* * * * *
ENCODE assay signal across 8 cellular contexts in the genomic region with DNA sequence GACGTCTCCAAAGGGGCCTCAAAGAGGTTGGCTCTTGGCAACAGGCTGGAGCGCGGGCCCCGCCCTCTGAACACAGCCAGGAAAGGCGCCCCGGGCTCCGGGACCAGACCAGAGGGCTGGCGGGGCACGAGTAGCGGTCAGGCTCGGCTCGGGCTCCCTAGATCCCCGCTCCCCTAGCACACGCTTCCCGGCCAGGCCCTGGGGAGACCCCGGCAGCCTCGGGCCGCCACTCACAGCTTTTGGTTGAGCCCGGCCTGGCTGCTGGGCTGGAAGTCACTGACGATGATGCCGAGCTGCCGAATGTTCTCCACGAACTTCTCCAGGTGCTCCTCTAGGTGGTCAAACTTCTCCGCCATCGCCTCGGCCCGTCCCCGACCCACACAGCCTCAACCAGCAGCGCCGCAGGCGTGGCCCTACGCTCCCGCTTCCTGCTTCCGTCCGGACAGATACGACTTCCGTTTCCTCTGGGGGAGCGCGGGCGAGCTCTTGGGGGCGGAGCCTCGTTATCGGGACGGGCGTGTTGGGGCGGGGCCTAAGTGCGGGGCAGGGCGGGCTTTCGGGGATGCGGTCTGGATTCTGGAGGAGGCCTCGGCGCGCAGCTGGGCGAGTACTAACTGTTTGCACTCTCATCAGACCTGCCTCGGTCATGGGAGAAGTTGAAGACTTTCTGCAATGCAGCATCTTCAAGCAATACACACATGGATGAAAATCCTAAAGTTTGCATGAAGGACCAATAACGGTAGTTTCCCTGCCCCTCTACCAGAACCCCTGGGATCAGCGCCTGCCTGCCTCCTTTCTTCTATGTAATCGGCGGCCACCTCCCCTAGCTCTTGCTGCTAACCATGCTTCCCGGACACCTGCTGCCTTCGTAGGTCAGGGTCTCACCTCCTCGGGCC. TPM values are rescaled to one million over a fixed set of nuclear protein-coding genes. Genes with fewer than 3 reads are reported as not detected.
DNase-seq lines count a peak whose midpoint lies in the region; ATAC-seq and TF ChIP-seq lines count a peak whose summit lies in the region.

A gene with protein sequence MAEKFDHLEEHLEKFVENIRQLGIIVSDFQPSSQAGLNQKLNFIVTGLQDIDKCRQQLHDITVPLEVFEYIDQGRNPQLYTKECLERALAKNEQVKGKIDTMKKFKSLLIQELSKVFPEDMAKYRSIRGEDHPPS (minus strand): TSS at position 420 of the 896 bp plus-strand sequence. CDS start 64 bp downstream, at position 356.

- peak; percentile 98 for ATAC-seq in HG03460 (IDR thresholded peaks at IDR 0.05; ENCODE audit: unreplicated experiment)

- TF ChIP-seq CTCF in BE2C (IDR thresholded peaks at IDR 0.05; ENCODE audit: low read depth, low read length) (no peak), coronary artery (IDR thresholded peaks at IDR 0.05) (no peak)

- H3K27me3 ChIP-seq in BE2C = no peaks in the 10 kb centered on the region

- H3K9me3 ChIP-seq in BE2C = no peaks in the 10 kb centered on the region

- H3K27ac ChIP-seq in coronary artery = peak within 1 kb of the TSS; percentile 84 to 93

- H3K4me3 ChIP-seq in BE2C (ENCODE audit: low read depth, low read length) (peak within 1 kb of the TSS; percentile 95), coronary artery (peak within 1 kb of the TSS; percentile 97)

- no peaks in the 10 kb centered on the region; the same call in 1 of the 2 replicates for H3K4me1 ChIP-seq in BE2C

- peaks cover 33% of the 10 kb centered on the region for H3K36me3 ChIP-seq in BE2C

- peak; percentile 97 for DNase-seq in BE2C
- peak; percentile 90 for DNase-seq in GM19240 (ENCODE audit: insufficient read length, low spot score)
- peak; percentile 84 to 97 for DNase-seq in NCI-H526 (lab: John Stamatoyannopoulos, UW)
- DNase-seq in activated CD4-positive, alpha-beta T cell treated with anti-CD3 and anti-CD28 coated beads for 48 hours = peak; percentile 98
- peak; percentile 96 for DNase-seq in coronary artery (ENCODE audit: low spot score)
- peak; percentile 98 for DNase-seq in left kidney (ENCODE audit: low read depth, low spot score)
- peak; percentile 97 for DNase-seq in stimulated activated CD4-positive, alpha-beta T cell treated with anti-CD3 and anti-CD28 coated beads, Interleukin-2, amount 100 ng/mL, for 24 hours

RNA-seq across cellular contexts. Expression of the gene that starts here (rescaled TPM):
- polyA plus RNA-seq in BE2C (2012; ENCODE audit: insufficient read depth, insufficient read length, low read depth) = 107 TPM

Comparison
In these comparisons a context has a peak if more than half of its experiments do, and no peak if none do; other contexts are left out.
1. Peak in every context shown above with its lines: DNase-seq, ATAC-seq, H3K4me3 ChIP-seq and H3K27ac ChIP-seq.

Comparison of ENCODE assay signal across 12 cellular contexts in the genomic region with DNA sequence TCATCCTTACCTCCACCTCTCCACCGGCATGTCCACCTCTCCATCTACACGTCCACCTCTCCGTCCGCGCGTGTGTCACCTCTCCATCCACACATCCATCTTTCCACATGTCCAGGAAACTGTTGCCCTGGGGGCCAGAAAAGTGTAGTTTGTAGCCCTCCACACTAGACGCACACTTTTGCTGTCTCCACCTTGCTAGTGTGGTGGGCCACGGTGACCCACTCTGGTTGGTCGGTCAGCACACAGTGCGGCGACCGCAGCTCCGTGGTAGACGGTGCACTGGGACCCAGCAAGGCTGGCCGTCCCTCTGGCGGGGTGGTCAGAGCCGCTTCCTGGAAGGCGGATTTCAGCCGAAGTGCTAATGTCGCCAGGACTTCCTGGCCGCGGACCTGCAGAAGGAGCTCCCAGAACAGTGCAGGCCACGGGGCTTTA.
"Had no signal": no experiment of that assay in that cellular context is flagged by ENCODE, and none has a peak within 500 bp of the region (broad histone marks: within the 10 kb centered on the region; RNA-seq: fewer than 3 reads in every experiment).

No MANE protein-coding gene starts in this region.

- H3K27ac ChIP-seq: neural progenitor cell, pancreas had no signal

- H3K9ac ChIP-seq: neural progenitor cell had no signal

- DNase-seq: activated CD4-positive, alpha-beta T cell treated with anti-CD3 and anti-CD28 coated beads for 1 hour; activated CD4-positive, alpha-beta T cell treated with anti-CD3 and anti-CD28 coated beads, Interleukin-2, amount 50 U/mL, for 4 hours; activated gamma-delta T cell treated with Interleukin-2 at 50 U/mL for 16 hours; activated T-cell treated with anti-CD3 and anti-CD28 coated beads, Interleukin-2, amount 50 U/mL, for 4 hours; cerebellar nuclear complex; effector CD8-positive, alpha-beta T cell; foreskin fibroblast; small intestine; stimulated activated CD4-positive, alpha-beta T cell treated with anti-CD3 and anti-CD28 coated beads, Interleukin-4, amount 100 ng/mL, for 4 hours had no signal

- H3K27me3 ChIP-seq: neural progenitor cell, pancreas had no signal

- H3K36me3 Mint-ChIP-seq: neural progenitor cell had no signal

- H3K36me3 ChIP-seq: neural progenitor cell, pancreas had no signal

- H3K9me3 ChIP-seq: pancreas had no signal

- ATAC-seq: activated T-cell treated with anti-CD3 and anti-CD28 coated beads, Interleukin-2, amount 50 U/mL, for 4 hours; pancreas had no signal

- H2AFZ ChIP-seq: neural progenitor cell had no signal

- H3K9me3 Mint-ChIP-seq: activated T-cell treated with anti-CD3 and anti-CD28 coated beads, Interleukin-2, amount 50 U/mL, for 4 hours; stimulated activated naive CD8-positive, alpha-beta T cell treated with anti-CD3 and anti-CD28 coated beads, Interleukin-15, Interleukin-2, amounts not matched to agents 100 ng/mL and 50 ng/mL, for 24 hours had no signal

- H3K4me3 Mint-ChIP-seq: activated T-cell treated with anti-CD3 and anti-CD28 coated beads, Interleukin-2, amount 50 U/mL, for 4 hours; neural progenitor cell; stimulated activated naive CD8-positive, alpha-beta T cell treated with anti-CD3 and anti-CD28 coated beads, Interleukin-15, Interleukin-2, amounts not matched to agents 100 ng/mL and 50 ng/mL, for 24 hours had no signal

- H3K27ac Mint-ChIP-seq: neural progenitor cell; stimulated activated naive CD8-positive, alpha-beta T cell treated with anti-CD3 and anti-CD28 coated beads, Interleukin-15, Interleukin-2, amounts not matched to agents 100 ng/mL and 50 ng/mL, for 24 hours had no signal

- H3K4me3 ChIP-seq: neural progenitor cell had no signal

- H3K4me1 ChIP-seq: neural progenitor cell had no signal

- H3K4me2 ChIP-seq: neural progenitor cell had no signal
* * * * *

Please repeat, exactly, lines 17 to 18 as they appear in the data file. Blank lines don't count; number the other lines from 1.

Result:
- peak; percentile 98 for DNase-seq in left kidney (ENCODE audit: low read depth, low spot score)
- peak; percentile 97 for DNase-seq in stimulated activated CD4-positive, alpha-beta T cell treated with anti-CD3 and anti-CD28 coated beads, Interleukin-2, amount 100 ng/mL, for 24 hours